What could be the reason for such a discrepancy? Well, to start off, there’s the fact that Sobers outperformed Barrington in County Cricket. Despite joining Nottinghamshire at the fag end of his career, Sobers was simply sensational, almost single-handedly restoring the old glory of the team. Thus English Fans are likely to have fonder memories of Sobers compared to Ken (ironic, right!).

But eventually, the primary factor which has caused such a big gap between the legacies of both batters is their approach to the game. Garry Sobers personified the aggressive brand of cricket that is associated with the West Indies. Though not a natural slogger, Sober’s innings’ have been described to be elegant displays of free strokeplay, with the ability to play for greater durations of time with a constant ferocious intensity.

Ken Barrington was pretty much the exact opposite. Stout-hearted, persistent and committed are some adjectives that best describe Barrington as a batsman. Barrington started in the early 1950s, a decade considered to be one of the most challenging for batsmen. Thus one of the popular strategies among teams of that time was of batsmen going hard at the bowlers and scoring at a brisk rate. Therefore as a consequence of the era, Ken started off as an elegant stroke-maker.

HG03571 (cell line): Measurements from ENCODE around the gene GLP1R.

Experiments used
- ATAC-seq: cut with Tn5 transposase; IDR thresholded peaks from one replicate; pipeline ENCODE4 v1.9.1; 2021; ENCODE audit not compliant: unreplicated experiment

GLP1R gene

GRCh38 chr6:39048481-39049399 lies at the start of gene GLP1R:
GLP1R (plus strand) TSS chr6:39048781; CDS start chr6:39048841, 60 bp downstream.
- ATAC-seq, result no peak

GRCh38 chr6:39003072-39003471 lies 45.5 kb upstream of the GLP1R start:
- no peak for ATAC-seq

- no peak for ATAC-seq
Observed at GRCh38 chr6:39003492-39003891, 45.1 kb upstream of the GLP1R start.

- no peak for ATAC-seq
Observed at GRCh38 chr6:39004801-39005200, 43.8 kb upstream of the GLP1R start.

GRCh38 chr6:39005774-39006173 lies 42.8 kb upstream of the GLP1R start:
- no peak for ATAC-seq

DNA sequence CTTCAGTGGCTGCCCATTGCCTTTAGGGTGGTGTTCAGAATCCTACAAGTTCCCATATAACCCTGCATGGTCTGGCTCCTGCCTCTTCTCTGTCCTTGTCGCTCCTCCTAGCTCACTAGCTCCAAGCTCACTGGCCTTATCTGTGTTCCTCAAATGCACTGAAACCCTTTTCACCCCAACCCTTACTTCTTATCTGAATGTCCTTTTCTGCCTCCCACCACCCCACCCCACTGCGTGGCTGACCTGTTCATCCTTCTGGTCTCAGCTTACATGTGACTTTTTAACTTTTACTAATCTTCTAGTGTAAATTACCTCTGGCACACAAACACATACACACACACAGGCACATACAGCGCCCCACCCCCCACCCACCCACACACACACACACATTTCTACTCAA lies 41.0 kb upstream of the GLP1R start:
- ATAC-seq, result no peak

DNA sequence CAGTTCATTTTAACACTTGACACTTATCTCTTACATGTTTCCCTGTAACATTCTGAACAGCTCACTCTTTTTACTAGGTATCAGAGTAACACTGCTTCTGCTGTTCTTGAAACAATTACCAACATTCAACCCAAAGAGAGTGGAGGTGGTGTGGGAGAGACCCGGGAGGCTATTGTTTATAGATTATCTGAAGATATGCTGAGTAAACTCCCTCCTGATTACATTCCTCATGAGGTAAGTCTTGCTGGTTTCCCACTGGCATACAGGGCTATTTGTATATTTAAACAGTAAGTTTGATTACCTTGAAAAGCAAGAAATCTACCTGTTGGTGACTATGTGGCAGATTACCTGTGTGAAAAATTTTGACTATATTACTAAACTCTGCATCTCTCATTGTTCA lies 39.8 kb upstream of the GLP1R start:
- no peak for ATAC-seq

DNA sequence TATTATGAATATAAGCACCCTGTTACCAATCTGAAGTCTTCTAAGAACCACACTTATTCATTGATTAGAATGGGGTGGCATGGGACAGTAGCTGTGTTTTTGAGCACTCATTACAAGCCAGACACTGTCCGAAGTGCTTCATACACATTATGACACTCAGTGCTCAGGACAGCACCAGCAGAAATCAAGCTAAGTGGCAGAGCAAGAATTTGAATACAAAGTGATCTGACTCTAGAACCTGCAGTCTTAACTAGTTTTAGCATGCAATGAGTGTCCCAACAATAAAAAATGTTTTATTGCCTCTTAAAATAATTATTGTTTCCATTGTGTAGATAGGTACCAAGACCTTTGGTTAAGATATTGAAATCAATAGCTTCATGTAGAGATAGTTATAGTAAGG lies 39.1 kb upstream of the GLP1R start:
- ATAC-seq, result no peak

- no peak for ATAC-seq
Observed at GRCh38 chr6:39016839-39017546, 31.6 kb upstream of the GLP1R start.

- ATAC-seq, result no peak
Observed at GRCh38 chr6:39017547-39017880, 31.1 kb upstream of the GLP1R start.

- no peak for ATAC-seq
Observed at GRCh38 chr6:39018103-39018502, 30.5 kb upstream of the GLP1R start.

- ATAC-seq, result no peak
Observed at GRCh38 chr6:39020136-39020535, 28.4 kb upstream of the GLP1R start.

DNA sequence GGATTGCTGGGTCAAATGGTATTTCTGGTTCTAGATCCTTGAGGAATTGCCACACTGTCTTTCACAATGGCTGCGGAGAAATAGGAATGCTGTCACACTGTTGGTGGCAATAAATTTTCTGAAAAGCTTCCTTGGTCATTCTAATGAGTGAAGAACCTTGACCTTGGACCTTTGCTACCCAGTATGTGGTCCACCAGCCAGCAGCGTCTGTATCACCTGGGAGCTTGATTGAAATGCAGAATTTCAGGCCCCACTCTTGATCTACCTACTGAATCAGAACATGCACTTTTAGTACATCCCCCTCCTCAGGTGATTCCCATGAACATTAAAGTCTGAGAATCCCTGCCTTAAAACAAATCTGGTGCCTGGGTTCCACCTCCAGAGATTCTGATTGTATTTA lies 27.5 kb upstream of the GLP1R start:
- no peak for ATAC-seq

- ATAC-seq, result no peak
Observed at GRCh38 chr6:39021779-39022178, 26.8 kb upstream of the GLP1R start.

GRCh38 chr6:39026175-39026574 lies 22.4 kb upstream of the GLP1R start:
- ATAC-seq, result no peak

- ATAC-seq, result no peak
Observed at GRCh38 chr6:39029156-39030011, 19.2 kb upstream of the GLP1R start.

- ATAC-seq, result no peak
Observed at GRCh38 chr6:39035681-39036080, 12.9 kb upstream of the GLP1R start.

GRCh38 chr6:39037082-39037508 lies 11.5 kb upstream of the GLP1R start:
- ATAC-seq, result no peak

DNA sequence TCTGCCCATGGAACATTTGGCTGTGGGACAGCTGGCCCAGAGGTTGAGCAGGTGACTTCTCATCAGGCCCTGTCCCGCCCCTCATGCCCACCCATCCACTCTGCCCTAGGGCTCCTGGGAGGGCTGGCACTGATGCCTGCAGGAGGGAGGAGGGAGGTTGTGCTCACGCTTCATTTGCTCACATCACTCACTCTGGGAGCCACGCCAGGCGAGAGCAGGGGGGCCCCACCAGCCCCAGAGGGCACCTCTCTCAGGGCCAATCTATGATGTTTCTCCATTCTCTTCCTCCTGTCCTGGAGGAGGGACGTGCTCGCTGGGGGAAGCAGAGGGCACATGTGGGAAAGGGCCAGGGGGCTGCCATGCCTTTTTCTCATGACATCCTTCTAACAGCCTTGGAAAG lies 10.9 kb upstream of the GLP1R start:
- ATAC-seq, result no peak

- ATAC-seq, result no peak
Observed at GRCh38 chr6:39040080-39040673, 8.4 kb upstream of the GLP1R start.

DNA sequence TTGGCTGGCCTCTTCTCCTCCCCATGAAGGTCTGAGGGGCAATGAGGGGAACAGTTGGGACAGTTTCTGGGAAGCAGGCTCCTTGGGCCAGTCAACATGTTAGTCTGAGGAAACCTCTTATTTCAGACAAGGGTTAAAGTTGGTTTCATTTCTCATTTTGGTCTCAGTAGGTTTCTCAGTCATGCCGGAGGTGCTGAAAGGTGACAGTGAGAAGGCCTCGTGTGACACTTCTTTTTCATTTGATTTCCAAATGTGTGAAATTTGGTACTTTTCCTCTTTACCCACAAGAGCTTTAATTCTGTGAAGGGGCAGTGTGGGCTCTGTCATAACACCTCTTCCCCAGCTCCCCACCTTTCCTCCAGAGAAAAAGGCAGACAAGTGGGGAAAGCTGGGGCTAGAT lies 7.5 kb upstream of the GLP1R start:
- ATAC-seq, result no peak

Transition in Barrington’s Career

All that glitters is not gold

The above phrase best describes Barrington’s initial years, as the young 23-year-old would get off to flashy starts but could not sustain them into longer and bigger knocks. For the first 6 years of his professional career, Barrington struggled to deliver consistently; as a result, Barrington played only 2 tests in this period.

However, all of this would change in the summer of 59. Upon advice from senior Surrey players, especially Jim Laker, Barrington would instil a 180° turn in his batting approach. Sweeps, Pulls, and Leg Glances were introduced into the batting armoury. Bland leaves now replaced flashy cover drives.

The backlift was made smaller, and an obstinate aim was ingrained, “score runs”—the player who once was always searching for runs now laid “dormant” in the crease. Barrington’s poor running ability only amplified this “negative” approach to the game. However, the outcome of this change proved to be negative only for the opponents. From 1959 to 1968(his retirement), Barrington would score 24,354 runs at an average of 51.16 across all first-class games.